Liquid Armor.

Norman Wagner at the University of Delaware and Eric Wetzel at the US Army Research Lab in Aberdeen, MD, have invented a liquid armor that may soon lead to light, flexible full-body armor.

The liquid - called shear thickening fluid is actually a mixture of hard nanoparticles and nonevaporating liquid. It flows normally under low-energy conditions, but when agitated or hit with an impact it stiffens and behaves like a solid. This temporary stiffening occurs less than a millisecond after impact, and is caused by the nanoparticles forming tiny clusters inside the fluid. "The particles jam up forming a log jam structure that prevents things from penetrating through them," Wagner explains.

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You can do a variation on this at home with cornstarch and water. Fill a medium sized bowl with cornstarch and water to a gooey consistency. You can pour it, and dip your hand in slowly. If you punch it, however, all the molecules line up with the agitation and it will be rock solid.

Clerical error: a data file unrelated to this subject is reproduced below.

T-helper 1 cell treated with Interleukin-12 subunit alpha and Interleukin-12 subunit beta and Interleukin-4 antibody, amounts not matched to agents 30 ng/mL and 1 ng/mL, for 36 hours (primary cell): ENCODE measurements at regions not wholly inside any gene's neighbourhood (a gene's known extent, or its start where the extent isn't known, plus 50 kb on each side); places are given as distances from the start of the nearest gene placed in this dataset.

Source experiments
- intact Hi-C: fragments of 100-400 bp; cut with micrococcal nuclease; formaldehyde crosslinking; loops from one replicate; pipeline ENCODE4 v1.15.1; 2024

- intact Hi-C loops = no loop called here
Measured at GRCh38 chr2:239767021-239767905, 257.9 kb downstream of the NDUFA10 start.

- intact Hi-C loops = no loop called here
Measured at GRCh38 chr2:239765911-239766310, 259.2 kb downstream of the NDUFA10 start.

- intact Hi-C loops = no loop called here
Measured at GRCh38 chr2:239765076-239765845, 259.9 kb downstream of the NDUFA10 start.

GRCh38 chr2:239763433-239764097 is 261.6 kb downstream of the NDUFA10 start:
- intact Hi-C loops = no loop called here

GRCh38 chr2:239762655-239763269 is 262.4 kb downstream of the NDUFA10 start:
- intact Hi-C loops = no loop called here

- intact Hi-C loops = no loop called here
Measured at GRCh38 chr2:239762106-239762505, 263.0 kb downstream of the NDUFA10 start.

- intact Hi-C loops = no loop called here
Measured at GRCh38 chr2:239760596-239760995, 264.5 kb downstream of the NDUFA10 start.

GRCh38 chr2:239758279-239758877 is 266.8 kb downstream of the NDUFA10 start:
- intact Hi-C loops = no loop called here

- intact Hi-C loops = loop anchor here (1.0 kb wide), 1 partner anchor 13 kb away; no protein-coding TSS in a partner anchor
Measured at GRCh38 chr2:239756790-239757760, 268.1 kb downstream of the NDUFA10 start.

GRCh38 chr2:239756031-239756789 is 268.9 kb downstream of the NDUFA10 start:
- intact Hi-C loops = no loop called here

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Larry Niven called this "impact armor" in his "Known Space" stories...

"...Louis ran along the fence toward the walkway. The soldiers were close... The roar was disconcerting, even terrifying. A slug slammmed into Louis's ankle; the suit went rigid, and he rolled like a tumbled statue, picked himself up, and ran again. As two soldiers threw themselves at him, he swung over the fence and dropped...

Louis landed flat on his face, in an impact suit gone rigid as steel. The form-fitting coffin supported him, but he was still stunned..."
--"The Ringworld Engineers" ©1980 by Larry Niven
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